Methane gas generated by grazing animals, and the problems associated with it are well documented. But a new study into how much methane is produced by camels reveals that the humped mammals don't create as much methane as ruminant animals such as cows and sheep.

Currently about 20 percent of global methane emissions stem from ruminants, according to the University of Zurich, but little is known about the methane emissions from other animal species.

By studying the methane emissions of camels, a team of University of Zurich researchers hoped to get the facts straight about camel methane emissions.

Camels, alpacas and llamas - much like cows - have multi-chambered stomachs forestomachs used to regurgitate food. These animals produce methane by burping and through their excrement. It has long been assumed that camels produce a similar amount of methane to cows and sheep.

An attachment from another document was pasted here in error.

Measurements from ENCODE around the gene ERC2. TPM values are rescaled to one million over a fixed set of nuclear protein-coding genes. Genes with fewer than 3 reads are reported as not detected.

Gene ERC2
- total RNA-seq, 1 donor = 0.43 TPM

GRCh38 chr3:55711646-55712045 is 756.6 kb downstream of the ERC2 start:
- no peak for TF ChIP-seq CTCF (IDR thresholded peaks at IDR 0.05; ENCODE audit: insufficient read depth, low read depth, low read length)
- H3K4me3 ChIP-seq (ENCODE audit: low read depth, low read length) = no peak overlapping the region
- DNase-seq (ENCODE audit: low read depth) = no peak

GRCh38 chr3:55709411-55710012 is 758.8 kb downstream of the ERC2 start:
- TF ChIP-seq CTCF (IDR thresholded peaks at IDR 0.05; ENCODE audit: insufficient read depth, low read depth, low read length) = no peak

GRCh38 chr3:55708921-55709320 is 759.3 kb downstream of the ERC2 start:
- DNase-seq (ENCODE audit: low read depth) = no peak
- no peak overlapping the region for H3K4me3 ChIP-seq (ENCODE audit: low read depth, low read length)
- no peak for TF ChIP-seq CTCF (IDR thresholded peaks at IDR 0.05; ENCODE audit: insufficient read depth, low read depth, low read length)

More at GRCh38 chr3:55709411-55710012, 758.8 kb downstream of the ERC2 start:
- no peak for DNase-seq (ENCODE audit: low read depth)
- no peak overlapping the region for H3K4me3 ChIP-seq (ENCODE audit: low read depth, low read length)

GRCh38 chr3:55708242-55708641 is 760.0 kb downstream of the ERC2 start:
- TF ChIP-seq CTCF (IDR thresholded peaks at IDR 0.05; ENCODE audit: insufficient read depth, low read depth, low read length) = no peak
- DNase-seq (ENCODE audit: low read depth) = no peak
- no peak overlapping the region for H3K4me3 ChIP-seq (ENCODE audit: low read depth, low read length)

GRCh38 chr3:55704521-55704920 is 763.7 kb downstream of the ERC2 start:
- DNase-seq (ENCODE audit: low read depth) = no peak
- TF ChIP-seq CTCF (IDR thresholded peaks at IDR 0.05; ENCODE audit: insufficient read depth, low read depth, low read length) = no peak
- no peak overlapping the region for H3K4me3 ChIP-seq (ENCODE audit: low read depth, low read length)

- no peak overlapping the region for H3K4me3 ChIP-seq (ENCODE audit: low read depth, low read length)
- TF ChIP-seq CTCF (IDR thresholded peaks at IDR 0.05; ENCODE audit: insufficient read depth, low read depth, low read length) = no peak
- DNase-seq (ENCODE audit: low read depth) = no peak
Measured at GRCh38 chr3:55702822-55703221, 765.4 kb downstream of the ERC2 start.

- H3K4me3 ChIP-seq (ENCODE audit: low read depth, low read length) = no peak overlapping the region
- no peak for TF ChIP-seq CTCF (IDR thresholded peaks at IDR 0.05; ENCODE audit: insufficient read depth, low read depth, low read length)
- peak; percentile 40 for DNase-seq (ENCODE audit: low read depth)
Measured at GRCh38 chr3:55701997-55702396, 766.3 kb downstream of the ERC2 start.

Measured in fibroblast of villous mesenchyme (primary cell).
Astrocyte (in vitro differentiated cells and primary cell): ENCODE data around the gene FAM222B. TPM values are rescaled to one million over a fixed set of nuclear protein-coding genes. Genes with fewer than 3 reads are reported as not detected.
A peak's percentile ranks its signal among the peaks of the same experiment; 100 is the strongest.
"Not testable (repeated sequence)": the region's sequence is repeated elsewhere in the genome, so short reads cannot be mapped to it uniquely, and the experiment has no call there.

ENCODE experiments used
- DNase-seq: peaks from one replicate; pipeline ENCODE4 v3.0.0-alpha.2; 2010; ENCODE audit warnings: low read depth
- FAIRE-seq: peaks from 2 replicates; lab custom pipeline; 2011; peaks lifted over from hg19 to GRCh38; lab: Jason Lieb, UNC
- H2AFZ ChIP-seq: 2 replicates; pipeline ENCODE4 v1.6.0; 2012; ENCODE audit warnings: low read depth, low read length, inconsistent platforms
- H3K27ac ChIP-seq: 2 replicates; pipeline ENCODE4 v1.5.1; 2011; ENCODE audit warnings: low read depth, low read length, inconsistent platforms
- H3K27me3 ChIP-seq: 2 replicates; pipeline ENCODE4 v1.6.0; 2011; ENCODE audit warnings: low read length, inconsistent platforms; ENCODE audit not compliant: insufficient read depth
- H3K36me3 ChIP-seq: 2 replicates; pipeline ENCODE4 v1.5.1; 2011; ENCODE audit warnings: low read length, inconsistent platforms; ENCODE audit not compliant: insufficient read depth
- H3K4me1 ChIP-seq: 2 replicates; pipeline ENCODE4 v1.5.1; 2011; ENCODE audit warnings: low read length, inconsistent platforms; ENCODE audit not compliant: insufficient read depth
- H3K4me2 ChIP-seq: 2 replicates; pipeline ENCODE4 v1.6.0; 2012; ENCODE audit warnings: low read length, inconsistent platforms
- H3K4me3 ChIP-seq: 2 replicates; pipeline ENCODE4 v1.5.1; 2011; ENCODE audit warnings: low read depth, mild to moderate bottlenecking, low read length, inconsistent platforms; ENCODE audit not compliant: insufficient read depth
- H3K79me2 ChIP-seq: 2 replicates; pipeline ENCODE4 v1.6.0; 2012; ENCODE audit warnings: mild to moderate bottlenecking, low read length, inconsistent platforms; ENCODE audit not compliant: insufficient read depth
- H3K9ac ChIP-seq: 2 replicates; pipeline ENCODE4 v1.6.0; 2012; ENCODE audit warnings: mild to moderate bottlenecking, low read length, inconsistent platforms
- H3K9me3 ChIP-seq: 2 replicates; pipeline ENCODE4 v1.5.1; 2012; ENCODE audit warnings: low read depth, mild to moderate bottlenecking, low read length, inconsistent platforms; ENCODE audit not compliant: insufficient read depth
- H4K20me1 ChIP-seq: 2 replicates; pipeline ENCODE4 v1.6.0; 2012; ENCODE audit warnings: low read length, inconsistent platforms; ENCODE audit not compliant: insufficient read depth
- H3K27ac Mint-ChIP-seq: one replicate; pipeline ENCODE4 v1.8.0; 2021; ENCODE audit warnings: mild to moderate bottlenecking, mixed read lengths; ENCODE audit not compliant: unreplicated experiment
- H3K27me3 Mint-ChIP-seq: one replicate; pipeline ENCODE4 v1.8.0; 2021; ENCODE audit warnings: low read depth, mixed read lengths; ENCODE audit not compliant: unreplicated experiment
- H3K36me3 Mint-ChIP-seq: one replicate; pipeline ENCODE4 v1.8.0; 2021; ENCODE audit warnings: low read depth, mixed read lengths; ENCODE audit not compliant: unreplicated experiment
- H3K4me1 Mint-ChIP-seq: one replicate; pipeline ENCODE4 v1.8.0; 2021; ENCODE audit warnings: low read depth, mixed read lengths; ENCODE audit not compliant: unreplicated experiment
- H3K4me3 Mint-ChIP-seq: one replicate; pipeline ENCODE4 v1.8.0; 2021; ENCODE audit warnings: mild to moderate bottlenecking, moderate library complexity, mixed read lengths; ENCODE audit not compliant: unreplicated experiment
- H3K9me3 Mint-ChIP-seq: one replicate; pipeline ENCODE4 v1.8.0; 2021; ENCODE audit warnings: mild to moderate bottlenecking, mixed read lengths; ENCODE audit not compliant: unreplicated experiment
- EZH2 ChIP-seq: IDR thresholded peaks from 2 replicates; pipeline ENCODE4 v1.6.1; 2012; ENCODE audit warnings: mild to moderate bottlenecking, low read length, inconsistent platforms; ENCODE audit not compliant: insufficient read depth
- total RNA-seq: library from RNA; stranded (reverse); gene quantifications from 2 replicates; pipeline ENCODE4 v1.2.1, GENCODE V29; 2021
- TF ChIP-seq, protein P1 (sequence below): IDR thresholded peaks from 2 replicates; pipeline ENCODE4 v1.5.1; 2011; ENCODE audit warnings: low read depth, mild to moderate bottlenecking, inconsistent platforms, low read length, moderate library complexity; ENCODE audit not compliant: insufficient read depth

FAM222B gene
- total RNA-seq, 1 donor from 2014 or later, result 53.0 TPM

A study by the Zurich researchers has determined that, in absolute terms, "camels release less methane than cows and sheep of comparable body size." However, when comparing methane production with the amount of converted feed, it is the same for both camels and ruminants.

The researchers learned that camels have a lower metabolism, which necessitates less need for food and therefore leads to lower methane production than cows or sheep. The camel's lower metabolism could also help explain why the animals thrive in areas prone to food shortages.

"To calculate the proportion of methane produced, different estimated values should be used for camels than those used for ruminants," said University of Zurich's Marcus Clauss.

Clauss and his collaborators contend that their findings may play an important role in calculating "methane budgets" in countries that have many camels, "such as the dromedaries in the Middle East and in Australia, or the alpacas and llamas in various South American countries."

The researchers report their findings in the journal PLOS One.